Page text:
The Diverging Streams of English
Thomas Jefferson, with his usual prevision, saw clearly more than a century ago that the American people, as they increased in numbers and in the diversity of their national interests and racial strains, would make changes in their mother tongue, as they had already made changes in the political institutions of their inheritance. "The new circumstances under which we are placed," he wrote to John Waldo from Monticello on August 16, 1813, "call for new words, new phrases, and for the transfer of old words to new objects. An American dialect will therefore be formed."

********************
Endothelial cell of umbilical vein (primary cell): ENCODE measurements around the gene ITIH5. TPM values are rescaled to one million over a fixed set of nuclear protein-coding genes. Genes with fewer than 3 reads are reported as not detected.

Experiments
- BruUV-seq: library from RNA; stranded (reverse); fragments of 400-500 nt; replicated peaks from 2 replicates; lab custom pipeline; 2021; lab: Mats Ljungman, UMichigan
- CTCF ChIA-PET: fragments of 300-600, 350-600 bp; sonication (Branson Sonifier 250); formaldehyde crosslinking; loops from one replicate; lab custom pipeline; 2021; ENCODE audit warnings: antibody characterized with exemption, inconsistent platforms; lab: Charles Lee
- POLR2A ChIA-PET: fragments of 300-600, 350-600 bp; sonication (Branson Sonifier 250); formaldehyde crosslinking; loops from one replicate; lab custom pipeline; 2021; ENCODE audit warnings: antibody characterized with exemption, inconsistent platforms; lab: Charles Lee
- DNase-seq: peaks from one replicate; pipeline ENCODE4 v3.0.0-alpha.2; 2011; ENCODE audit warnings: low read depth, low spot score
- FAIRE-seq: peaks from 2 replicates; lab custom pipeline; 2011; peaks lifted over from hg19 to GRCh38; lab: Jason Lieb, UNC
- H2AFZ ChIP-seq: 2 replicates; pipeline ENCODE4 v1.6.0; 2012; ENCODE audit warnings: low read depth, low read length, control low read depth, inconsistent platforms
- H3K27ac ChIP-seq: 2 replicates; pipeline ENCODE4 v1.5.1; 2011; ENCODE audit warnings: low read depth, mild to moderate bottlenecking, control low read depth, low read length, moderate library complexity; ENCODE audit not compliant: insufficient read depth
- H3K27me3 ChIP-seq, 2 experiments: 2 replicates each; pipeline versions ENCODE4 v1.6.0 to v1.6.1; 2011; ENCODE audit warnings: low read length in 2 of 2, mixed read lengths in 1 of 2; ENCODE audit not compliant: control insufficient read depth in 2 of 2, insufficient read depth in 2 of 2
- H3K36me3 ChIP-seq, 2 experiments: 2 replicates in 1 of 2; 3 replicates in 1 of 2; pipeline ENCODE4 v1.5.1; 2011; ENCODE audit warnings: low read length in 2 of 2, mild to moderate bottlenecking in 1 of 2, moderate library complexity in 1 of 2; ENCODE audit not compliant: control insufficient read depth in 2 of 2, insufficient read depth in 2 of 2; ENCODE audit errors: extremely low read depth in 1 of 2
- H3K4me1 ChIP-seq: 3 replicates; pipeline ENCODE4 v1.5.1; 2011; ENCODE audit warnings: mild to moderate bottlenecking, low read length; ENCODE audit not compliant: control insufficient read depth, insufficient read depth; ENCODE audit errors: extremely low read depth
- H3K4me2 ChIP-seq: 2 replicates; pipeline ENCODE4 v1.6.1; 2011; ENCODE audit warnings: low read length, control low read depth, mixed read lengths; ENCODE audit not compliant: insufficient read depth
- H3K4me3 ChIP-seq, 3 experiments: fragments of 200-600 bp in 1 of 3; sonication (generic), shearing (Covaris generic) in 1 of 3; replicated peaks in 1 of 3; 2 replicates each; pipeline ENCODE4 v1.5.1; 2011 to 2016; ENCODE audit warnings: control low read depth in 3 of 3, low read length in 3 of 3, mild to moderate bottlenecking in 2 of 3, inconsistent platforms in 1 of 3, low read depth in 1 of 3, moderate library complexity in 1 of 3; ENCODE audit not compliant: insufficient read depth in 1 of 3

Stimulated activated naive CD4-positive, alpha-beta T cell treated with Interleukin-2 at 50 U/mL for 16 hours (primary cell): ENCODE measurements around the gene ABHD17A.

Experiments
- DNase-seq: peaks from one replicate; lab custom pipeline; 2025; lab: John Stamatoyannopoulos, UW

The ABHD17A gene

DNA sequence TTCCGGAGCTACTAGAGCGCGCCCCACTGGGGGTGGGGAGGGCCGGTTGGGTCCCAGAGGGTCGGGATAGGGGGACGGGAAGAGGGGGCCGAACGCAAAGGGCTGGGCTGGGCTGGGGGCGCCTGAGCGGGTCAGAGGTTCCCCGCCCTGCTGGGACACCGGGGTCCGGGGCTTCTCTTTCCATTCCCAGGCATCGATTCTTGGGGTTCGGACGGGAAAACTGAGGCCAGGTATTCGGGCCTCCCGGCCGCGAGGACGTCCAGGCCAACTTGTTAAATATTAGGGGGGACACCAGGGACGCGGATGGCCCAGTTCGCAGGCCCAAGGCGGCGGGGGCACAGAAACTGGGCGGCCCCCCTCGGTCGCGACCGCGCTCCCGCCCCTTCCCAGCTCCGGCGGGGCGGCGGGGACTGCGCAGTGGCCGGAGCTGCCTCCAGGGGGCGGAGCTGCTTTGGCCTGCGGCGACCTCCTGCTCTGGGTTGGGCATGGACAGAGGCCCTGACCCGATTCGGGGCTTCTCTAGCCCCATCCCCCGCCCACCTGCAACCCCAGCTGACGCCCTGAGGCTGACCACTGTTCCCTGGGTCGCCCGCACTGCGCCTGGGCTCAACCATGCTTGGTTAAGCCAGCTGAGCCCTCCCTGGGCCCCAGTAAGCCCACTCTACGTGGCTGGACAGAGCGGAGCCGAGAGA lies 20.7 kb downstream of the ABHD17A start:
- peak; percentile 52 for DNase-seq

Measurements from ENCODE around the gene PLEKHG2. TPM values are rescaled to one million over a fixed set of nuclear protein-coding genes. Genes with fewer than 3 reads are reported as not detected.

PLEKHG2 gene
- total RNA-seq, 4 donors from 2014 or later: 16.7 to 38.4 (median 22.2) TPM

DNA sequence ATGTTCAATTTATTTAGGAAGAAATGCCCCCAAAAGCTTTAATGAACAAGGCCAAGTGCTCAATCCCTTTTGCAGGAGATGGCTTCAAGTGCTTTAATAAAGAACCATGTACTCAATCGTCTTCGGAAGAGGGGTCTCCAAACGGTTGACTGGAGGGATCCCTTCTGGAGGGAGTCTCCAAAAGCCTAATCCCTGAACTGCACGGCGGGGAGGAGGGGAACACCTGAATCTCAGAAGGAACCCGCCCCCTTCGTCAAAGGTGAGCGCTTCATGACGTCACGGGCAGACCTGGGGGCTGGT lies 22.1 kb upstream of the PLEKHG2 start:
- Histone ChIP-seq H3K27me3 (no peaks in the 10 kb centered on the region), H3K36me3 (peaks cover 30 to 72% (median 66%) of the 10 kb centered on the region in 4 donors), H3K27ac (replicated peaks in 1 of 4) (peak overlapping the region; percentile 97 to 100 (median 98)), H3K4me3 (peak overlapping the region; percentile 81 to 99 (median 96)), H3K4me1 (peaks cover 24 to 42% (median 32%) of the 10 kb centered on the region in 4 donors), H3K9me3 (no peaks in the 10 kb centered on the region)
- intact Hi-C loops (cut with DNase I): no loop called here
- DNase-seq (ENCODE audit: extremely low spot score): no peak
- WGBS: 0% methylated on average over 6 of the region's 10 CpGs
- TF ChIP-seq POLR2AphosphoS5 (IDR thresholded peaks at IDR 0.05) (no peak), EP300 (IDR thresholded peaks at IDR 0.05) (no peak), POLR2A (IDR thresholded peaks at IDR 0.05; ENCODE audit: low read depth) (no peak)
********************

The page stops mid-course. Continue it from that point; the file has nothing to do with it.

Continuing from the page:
Nearly a quarter of a century before this, another great American, and one with an expertness in the matter that the too versatile Jefferson could not muster, had ventured upon a prophecy even more bold and specific. He was Noah Webster, then at the beginning of his stormy career as a lexicographer. In his little volume of "Dissertations on the English Language," printed in 1789 and dedicated to "His Excellency, Benjamin Franklin, Esq., LL.D., F.R.S., late President of the Commonwealth of Pennsylvania," Webster argued that the time for regarding English usage and submitting to English authority had already passed, and that "a future separation of the American tongue from the English" was "necessary and unavoidable." "Numerous local causes," he continued, "such as a new country, new associations of people, new combinations of ideas in arts and sciences, and some intercourse with tribes wholly unknown in Europe, will introduce new words into the American tongue. These causes will produce, in a course of time, a language